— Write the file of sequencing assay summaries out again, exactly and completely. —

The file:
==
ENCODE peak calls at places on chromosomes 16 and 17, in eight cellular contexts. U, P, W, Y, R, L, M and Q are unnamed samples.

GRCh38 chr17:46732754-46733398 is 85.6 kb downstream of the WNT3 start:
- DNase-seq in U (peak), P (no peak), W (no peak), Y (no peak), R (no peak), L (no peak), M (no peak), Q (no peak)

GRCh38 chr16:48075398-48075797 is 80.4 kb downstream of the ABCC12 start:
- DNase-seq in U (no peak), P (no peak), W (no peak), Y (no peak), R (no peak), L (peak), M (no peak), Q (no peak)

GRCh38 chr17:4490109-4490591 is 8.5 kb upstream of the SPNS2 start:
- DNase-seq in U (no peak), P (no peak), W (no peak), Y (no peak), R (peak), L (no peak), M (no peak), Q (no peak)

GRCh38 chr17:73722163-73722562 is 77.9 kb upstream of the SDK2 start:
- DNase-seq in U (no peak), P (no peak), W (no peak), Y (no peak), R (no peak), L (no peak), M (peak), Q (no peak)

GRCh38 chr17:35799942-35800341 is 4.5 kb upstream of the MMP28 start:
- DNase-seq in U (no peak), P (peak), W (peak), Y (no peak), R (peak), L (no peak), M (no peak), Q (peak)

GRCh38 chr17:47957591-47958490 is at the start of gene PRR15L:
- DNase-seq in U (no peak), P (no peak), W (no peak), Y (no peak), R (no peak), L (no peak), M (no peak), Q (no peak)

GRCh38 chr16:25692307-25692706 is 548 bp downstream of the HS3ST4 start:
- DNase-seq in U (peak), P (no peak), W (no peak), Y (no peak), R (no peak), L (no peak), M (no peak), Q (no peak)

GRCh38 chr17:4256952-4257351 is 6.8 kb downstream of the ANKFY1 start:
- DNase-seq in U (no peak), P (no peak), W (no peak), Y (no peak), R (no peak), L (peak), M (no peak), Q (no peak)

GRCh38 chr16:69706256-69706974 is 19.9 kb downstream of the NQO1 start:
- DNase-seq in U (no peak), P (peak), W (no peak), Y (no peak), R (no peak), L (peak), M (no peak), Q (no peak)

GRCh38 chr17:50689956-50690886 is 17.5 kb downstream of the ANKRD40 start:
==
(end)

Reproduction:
ENCODE peak calls at places on chromosomes 16 and 17, in eight cellular contexts. U, P, W, Y, R, L, M and Q are unnamed samples.

GRCh38 chr17:46732754-46733398 is 85.6 kb downstream of the WNT3 start:
- DNase-seq in U (peak), P (no peak), W (no peak), Y (no peak), R (no peak), L (no peak), M (no peak), Q (no peak)

GRCh38 chr16:48075398-48075797 is 80.4 kb downstream of the ABCC12 start:
- DNase-seq in U (no peak), P (no peak), W (no peak), Y (no peak), R (no peak), L (peak), M (no peak), Q (no peak)

GRCh38 chr17:4490109-4490591 is 8.5 kb upstream of the SPNS2 start:
- DNase-seq in U (no peak), P (no peak), W (no peak), Y (no peak), R (peak), L (no peak), M (no peak), Q (no peak)

GRCh38 chr17:73722163-73722562 is 77.9 kb upstream of the SDK2 start:
- DNase-seq in U (no peak), P (no peak), W (no peak), Y (no peak), R (no peak), L (no peak), M (peak), Q (no peak)

GRCh38 chr17:35799942-35800341 is 4.5 kb upstream of the MMP28 start:
- DNase-seq in U (no peak), P (peak), W (peak), Y (no peak), R (peak), L (no peak), M (no peak), Q (peak)

GRCh38 chr17:47957591-47958490 is at the start of gene PRR15L:
- DNase-seq in U (no peak), P (no peak), W (no peak), Y (no peak), R (no peak), L (no peak), M (no peak), Q (no peak)

GRCh38 chr16:25692307-25692706 is 548 bp downstream of the HS3ST4 start:
- DNase-seq in U (peak), P (no peak), W (no peak), Y (no peak), R (no peak), L (no peak), M (no peak), Q (no peak)

GRCh38 chr17:4256952-4257351 is 6.8 kb downstream of the ANKFY1 start:
- DNase-seq in U (no peak), P (no peak), W (no peak), Y (no peak), R (no peak), L (peak), M (no peak), Q (no peak)

GRCh38 chr16:69706256-69706974 is 19.9 kb downstream of the NQO1 start:
- DNase-seq in U (no peak), P (peak), W (no peak), Y (no peak), R (no peak), L (peak), M (no peak), Q (no peak)

GRCh38 chr17:50689956-50690886 is 17.5 kb downstream of the ANKRD40 start: